Japan’s influence was also felt in its neighbouring countries. The Western type of spoken theater found its way to Korea and China via Japan. Many Korean intellectuals studied there during the Japanese occupation in the early 20th century. Contacts between the countries remained close even after the occupation. The Chinese tradition of spoken theater (huaju) was also initiated in Japan. A Chinese student group, called The Spring Willow Society, staged the first act of La Dame aux Camélias in Tokyo in 1907. This new form of theater soon spread to China, particularly to international Shanghai. **

One form of the fusion of Japanese and Western theater was represented by the shimpa plays of the Meiji period, which, in a way, antagonized the stylized, baroque kabuki. The realistic shimpa plays focused on various problems of contemporary Japan; actresses also appeared on the stage. Growing interest in Western drama led to the establishment of the Literary Society in 1906. Its leading figure was the scholar, dramatis and translator Tsubouci Shoya. Some amateur actors who had links with the Literary Society staged excerpts from Western plays for the first time in Japan. This novelty was called shingeki or “new plays”. This was also the beginning of Japan’s Shakespearean tradition, which still continues today. **

A group called The Free Theater was founded in 1909. It consisted of experienced kabuki actors who were interested in Western drama. More works by Western dramatists were translated and staged, such as plays by Ibsen, Wilde etc. However, tightening censorship before and during World War II seriously restricted freedom of expression. **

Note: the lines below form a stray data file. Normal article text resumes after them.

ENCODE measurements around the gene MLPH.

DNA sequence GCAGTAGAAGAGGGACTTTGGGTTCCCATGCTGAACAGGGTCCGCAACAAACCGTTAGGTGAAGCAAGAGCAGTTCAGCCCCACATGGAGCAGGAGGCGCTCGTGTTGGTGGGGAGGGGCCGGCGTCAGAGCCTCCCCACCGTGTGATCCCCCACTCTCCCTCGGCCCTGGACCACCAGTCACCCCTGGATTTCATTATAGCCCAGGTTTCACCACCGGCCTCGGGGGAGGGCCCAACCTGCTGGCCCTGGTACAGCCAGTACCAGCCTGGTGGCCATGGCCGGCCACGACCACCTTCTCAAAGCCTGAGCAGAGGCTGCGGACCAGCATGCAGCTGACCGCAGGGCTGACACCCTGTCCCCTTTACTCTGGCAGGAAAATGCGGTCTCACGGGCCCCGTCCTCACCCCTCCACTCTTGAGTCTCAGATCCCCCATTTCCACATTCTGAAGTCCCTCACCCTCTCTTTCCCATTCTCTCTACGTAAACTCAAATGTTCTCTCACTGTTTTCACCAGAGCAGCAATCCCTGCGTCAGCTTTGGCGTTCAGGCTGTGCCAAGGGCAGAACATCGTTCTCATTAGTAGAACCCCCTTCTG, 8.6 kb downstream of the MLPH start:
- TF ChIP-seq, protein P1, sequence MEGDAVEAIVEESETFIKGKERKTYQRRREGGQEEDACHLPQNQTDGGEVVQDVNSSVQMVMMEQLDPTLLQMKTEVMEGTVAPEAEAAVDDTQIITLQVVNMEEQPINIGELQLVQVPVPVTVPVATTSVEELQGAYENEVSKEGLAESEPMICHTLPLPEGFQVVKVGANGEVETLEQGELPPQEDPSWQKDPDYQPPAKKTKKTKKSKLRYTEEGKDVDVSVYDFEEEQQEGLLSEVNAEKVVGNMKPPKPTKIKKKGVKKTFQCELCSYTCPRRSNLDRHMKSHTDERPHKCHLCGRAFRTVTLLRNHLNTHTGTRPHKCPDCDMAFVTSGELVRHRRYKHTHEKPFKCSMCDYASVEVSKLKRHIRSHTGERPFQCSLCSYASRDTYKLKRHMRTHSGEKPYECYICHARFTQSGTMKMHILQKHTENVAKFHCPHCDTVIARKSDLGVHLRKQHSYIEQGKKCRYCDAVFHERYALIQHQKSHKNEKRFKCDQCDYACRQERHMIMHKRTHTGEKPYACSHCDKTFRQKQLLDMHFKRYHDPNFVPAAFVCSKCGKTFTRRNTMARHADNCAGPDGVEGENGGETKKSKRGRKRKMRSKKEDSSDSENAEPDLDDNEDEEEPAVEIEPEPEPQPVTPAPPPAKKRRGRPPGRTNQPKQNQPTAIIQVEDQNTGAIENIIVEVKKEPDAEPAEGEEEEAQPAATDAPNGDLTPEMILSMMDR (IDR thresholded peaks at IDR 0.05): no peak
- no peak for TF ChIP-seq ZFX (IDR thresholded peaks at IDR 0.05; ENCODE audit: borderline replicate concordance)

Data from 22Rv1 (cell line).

Japanese Theater After World War II

Dr. Jukka O. Miettinen of the Theater Academy Helsinki wrote: As elsewhere in the world, in Japan, too, the new media, the movie industry and TV, have dominated the world of entertainment since World War II. However, in Japan a serious revival of the traditional performing arts also began. So the future of noh, kyogen, bunraku, and kabuki seem secure. Many new trends seem to prevail, particularly in the field of kabuki, from the flashy “Super Kabuki”, with its new tricks and technologies, to serious attempts to study kabuki’s past. [Source: Dr. Jukka O. Miettinen, Asian Traditional Theater and Dance website, Theater Academy Helsinki **]

Several Japanese writers began to work in the field of spoken theater. In the West, the best-known is Yuokio Mishima (1925–1970). He wrote, among other dramas, a collection of modern noh plays in which he captured the spirit of noh in a completely new way. Among other important writers are Kobo Abe (1924–1993) and the “father” of Japanese absurd drama, Minoru Betsuyaku (1937– ). **

The theater scene in the Japan of today, with its various genres such as the traditional forms, the spoken theater, experimental forms, musicals, Western opera and ballet etc. is so overwhelmingly rich and varied that it is simply impossible to form an overall view of it. There are, however, some 20th-century forms of performing arts, which grew from or comment on the Japanese traditional forms of theater and dance. They include the all-female Takarazuka Revue as well as modern butoh dance, which has also had its impact on the contemporary dance scene in the West.

Image Sources:

Text Sources: Dr. Jukka O. Miettinen, Asian Traditional Theater and Dance website, Theater Academy Helsinki **; New York Times, Washington Post, Los Angeles Times, Times of London, The Guardian, National Geographic, The New Yorker, Time, Newsweek, Reuters, AP, AFP, Wall Street Journal, The Atlantic Monthly, The Economist, Global Viewpoint (Christian Science Monitor), Foreign Policy, Wikipedia, BBC, CNN, NBC News, Fox News and various books and other publications.

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© 2008 Jeffrey Hays

Last updated December 2013